(The Norwegian Atlantic Committee): While many observers are deeply concerned by an increasingly authoritarian and strongman streak in Chinese politics, reactions inside China are more diverse, albeit muted. Xi Jinping, who is both China’s President and Communist Party chief, enjoys broad support, but is also controversial, which strong and effective leaders tend to be.
China is at a critical moment in its modern history. The economy is in the midst of a complex transformation. Social security reforms, environmental policies and military modernization require massive investments and oversight. China is becoming both more assertive and engaged in international politics.
It is not shocking that many Chinese – inside and outside the Party – are willing, even hoping, to see a strong leader like Xi carry on.
It is equally understandable that others are expressing genuine fear. China’s history of state leaders amassing unchecked powers and causing disaster is rich.
China’s constitution stipulates a maximum two five-year terms for any one president. That is evidently not enough for Xi, who has proven extremely effective at consolidating power and support.
Many have suspected he would hold on to power, in some form, beyond two terms. Now that expectation is written out in a law-revising proposal, to be decided by China’s legislative body, the National People’s Congress, in early March.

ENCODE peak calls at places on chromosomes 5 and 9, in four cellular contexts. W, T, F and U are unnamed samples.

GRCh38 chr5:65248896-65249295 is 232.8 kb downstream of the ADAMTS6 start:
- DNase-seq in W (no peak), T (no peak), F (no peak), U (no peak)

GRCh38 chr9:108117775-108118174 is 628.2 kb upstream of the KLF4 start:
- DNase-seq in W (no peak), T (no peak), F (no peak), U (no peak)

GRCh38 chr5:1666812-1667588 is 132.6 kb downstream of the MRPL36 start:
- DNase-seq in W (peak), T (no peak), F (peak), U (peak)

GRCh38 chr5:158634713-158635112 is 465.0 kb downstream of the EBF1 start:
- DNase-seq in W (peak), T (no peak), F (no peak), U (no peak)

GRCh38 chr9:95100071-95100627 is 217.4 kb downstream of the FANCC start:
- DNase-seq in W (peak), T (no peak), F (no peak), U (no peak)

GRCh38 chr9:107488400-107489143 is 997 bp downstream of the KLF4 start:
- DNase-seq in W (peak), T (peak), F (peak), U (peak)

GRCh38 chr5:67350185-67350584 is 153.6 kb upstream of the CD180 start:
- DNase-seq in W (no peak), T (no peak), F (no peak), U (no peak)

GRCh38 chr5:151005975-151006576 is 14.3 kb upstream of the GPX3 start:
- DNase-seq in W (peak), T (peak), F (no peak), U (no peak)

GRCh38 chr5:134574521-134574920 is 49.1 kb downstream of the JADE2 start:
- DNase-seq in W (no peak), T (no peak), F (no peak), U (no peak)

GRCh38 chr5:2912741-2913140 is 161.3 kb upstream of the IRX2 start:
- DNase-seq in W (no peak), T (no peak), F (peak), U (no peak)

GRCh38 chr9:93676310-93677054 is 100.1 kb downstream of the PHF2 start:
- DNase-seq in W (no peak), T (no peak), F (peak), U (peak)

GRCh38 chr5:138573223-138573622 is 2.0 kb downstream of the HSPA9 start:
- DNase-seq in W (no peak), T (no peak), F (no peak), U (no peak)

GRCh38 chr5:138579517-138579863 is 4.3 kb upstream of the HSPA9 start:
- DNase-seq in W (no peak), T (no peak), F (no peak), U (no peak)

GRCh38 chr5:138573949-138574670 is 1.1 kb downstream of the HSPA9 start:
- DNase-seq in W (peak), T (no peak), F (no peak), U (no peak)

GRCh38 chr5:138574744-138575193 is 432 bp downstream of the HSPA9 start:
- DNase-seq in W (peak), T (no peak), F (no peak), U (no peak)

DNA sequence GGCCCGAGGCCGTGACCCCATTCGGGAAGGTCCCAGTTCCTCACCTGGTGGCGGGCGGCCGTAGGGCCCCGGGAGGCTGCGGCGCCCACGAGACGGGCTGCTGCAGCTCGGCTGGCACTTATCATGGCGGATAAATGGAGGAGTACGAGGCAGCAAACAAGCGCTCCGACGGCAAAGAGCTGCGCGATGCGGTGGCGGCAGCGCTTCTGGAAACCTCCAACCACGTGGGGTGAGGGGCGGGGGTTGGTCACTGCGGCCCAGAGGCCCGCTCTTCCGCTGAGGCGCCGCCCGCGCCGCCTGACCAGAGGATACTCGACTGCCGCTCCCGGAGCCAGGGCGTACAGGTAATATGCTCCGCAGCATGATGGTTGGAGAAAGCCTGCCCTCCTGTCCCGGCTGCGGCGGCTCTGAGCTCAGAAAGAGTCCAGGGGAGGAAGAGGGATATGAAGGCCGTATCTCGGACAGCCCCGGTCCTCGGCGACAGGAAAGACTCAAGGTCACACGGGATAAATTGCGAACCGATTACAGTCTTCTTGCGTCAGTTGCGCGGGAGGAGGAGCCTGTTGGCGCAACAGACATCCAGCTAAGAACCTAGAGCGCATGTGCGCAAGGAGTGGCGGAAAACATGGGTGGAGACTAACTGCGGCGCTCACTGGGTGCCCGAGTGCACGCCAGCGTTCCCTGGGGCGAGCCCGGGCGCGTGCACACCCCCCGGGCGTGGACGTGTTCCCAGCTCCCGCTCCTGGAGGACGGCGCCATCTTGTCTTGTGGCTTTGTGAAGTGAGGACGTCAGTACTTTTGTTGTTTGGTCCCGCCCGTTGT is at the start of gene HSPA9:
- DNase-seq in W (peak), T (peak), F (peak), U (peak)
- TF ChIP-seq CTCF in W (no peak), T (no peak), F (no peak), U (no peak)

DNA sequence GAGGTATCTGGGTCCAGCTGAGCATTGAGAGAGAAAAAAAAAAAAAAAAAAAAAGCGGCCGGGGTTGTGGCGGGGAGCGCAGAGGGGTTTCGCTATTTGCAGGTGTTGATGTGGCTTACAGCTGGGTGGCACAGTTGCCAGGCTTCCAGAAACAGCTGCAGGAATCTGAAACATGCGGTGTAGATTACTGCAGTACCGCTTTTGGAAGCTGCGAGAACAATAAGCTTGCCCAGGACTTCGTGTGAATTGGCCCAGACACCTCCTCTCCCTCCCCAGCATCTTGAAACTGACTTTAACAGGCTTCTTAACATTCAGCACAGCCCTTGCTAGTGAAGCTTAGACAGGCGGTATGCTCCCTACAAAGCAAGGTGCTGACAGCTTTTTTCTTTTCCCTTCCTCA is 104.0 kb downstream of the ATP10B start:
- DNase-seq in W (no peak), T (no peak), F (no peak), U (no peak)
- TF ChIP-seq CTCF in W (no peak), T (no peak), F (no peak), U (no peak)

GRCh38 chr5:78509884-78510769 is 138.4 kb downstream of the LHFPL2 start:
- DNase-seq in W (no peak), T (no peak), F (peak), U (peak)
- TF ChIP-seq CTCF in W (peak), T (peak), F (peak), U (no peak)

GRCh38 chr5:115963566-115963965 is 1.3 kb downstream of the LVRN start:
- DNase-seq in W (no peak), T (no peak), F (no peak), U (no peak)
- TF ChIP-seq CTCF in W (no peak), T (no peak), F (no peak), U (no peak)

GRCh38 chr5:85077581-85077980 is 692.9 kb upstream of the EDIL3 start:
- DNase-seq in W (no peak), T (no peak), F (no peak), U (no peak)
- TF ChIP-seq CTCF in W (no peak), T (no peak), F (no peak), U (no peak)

Xi rose to the highest level of Chinese leadership in 2012, when he became General Secretary of the Communist Party. Simultaneously, he was put in charge of the Party-ruled Central Military Commission, which effectively controls the armed forces. Then, the following spring, he was elected President of China, or “Country Chairman” (Guojia zhuxi), as the Chinese title reads.
It is the formal rules surrounding the presidency that is now likely to change, and by all measures, the presidency is the least important among the three positions.
Still, if the door to an endless presidency opened up, would the other positions follow?
There are no formal restrictions, but several informal norms, for how long a person can lead the Party or the Military Commission. Top leadership positions within the Party are also supposed to last no longer than two five-year terms. Persons reaching the age of 68 are expected to retire, not begin a new term.
These arrangements are supposed to ensure rotation, renewal, and consensus-based leadership, while preventing any one person or group from amassing too much power. If Xi, who is already 64, remains the Party’s top official beyond two terms, that is a considerable departure from principles that have guided Chinese politics over the last two or so decades.
We do not know how this may and may not play out. Even if the clause on presidential term limits is scrapped, Xi would have to be elected, or at least approved, by the national legislature. Within the Party, he would need continuing, active support by his peers.
These conditions are not easy to meet. Divisions and interest factions within the Party are still alive and may start kicking, even if Xi maintains decisive authority.
Could it be that Xi envisions a presidential role for himself without holding on, at least formally, to the highest Party positions? Unlikely, perhaps, given that most power is vested there.
For now, we are left to speculate.
This analysis article was originally published as part of The Norwegian Atlantic Committee's Weekly Analysis series.